Players Reportedly Making One More Effort To Screw Up Labor Negotiations

Everything that we've heard for the past couple of days has been that the end of the NFL Lockout was going to happen very soon and that the negotiations were on the fast track. However, as legendary poultry feather tycoon Winston Wolfe is always quick to tell us. . .let's not start pluckin' each others' chicks just yet.

The players, apparently embiggened by their success in getting the league to drop the issue of "right of first refusal" for free agents and their concessions on the rookie wage scale (which I mentioned yesterday), are apparently asking for even more. They're looking for $320 million in unpaid benefits from the uncapped year of 2010, according to ESPN.com's Chris Mortensen (via Pro Football Talk). They also want a rule that says that teams can only use the franchise tag on a player one time rather than being able to use it over and over again, much like the Oakland Raiders have done with Nnamdi Asomugha in recent years.

The franchise tag thing I can understand. While it's nice for players to be able to get the big money, if a team doesn't express any interest in negotiating a long-term deal with them, they should have the right to be able to seek that out. The $320 million, however, seems like the players might be trying to bite off a little bit too much. I don't think it's likely that the negotiations are going to blow up after all of this, but with everything we've seen this off-season, you never can tell.

In addition, according to Pro Football Talk, the named plaintiffs in the "Brady" case could be looking for career exemptions to the franchise tag. In the last anti-trust lawsuit filed against the league, the players that actually put their name on the complaint were exempt from the franchise tag, with Reggie White being the most prominent example. The following players are the named plaintiffs in this case:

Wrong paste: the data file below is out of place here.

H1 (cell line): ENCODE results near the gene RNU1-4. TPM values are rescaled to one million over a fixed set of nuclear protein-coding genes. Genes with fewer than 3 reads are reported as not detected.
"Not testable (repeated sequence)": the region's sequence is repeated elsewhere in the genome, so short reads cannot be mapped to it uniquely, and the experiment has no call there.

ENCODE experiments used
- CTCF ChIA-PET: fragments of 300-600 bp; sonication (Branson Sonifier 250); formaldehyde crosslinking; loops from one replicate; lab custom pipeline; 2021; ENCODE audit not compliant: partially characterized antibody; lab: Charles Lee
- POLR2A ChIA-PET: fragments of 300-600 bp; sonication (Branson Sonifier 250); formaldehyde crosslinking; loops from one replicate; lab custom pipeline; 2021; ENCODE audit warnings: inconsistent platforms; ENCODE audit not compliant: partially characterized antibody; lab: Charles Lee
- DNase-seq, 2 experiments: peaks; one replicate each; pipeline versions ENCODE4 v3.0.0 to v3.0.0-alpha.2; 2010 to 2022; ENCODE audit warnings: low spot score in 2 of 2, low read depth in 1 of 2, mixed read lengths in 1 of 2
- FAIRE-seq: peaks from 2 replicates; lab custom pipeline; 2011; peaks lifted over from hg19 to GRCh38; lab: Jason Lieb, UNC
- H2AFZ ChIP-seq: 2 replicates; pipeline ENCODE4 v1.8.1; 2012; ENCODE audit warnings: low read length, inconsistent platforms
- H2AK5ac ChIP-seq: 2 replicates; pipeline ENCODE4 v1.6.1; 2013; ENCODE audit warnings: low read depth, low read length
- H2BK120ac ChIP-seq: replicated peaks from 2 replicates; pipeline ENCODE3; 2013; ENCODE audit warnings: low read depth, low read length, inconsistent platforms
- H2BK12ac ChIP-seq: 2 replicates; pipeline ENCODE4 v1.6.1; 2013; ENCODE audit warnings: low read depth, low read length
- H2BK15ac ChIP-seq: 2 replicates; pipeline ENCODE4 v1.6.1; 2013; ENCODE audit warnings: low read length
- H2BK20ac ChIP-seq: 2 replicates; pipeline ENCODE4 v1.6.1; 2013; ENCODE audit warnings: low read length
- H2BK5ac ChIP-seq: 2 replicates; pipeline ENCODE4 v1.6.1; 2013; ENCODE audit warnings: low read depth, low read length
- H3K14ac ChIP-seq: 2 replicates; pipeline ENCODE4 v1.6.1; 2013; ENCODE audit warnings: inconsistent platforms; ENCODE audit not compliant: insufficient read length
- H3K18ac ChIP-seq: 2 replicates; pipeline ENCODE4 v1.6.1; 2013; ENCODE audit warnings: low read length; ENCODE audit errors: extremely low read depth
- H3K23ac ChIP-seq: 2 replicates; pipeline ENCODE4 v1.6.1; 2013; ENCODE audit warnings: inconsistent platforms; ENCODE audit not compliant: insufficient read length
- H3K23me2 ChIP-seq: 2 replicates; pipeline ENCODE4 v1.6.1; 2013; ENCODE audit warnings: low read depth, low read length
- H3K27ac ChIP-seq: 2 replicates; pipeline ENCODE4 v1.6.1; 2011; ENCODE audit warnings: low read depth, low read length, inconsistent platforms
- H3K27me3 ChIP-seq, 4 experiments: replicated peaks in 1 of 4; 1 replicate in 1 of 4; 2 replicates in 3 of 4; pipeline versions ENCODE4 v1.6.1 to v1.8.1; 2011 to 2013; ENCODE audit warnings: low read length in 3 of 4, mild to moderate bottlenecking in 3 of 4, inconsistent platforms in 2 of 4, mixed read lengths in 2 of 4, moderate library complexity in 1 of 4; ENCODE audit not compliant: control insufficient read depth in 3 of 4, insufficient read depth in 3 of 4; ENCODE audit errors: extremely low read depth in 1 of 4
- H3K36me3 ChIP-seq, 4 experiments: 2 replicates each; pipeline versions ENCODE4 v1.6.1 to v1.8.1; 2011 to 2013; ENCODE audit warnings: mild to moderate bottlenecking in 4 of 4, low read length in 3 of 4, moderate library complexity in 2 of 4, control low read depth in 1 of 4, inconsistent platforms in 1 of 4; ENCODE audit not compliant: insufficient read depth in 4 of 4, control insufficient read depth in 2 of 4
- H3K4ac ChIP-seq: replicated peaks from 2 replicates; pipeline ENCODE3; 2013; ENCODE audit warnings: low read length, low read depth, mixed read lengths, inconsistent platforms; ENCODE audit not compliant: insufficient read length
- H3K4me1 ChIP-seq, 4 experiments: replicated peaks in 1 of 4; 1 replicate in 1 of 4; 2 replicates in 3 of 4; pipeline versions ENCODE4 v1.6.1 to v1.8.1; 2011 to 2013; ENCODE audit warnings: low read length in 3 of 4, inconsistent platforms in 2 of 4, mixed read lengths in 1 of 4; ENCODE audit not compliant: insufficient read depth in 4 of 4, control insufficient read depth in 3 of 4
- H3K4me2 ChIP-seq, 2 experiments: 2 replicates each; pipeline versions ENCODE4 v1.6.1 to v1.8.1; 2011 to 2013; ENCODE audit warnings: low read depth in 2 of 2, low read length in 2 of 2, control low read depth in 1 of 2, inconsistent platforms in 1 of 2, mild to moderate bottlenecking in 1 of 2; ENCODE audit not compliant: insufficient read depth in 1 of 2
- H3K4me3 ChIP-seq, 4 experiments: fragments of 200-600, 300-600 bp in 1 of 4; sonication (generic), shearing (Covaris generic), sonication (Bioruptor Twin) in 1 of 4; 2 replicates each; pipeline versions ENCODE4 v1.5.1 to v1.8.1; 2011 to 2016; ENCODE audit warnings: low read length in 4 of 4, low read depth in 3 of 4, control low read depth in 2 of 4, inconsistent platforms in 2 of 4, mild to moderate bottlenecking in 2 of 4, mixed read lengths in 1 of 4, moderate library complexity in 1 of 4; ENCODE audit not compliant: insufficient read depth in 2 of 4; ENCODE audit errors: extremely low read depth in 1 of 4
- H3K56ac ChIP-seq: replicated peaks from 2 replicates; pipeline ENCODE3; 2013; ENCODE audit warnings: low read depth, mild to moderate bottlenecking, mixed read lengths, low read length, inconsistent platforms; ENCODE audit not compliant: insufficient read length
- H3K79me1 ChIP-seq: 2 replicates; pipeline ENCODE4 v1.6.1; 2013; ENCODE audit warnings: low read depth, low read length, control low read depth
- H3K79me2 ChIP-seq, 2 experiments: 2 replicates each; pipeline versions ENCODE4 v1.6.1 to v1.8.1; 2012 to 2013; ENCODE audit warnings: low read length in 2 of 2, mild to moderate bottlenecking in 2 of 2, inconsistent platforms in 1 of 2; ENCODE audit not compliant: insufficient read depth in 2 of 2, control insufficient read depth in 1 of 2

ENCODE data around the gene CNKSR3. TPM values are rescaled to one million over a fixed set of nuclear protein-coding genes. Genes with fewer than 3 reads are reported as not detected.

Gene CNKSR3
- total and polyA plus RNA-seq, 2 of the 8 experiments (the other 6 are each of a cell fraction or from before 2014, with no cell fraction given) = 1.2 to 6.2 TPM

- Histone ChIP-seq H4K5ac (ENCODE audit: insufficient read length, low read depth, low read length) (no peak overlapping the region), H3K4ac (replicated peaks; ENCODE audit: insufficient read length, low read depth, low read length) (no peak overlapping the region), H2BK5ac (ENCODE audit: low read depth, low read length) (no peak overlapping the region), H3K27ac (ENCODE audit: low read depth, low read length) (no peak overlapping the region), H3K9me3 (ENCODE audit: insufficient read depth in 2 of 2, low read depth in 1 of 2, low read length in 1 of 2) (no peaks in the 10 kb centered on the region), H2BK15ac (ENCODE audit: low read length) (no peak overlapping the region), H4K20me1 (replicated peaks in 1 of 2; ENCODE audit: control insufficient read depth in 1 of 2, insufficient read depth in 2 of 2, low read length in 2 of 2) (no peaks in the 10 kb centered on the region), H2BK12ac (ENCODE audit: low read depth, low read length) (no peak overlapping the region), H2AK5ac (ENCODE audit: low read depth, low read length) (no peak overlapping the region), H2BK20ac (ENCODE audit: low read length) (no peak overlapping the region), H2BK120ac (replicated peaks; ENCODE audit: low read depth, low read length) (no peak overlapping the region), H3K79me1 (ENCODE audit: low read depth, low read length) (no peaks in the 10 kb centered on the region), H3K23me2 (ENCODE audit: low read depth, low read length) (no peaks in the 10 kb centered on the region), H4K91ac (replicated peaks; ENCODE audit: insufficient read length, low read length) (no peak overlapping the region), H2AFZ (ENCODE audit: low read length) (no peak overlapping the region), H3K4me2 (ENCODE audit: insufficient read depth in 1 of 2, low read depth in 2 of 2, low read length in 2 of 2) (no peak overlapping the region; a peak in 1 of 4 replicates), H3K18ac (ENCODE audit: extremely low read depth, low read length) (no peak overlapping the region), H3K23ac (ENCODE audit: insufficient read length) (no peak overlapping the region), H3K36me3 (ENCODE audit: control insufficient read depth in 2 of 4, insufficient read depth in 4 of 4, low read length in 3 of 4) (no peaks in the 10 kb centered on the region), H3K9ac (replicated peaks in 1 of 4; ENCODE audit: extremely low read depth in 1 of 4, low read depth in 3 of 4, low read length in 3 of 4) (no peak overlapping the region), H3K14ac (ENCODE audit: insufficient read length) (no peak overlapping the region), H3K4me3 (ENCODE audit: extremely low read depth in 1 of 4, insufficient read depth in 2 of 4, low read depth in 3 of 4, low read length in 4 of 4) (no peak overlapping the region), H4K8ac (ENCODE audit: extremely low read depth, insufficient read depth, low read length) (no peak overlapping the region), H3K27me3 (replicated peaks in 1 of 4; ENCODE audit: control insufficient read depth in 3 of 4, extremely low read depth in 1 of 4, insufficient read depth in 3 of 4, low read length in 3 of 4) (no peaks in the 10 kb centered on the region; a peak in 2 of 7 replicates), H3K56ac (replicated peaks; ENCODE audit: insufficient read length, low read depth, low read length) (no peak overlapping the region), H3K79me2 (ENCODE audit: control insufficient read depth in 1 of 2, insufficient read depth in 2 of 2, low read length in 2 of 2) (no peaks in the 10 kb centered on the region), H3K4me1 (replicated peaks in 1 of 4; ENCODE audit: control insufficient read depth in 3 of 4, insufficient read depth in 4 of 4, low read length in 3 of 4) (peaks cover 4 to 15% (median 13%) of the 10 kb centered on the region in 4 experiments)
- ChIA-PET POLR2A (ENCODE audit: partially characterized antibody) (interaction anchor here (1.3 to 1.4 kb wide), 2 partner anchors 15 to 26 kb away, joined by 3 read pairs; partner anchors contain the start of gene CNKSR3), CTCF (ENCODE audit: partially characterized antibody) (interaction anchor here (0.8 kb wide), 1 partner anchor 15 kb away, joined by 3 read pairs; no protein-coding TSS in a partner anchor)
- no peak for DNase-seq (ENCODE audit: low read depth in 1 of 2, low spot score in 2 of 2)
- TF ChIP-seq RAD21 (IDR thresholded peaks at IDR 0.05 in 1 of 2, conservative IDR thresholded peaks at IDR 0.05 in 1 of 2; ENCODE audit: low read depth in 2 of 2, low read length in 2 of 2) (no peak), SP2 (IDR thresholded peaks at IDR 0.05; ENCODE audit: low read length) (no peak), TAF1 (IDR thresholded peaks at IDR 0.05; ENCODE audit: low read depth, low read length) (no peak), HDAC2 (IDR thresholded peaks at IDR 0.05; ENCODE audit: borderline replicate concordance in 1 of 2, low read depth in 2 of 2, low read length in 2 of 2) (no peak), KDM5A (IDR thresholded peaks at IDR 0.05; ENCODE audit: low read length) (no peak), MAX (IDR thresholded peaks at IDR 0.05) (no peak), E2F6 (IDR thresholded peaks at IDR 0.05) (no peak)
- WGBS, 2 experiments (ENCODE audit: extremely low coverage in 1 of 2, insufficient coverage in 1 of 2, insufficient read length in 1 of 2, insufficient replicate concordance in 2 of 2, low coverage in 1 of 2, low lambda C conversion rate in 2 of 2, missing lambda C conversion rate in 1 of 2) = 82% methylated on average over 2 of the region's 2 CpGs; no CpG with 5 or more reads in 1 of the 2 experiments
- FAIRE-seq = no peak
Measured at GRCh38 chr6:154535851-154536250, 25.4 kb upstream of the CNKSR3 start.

New England Patriots quarterback Tom Brady
Indianapolis Colts quarterback Peyton Manning
New Orleans Saints quarterback Drew Brees
San Diego Chargers wide receiver Vincent Jackson
New England Patriots offensive lineman Logan Mankins
Denver Broncos linebacker Von Miller
Minnesota Vikings linebacker Ben Leber
Minnesota Vikings defensive end Brian Robison
New York Giants defensive end Osi Umenyiora
Kansas City Chiefs linebacker Mike Vrabel (who has retired since then to become the linebackers coach at THE. . .dramatic pause. . .Ohio State University)

Manning and Jackson had the franchise tags applied to them by their respective teams before the lockout hit. Mankins has been franchised before, and Brees' contract is up after the 2011 season. If you thought that Peyton Manning was going to get a gigantic contract before, can you imagine what he's going to get if the specter of the franchise tag isn't hanging over everything?

Oh, and if he's open to coming to Minnesota. . .okay, I know that will never happen. Just throwing it out there.

EDIT: After further review (thanks to our friends at Stampede Blue), those restrictions to the franchise tag for the named plaintiffs in the Brady case might not take effect until 2012, depending on who your source is, so those players listed above could potentially be subject to it for this off-season.

But the Peyton Manning pipe dream was fun for five minutes, wasn't it?

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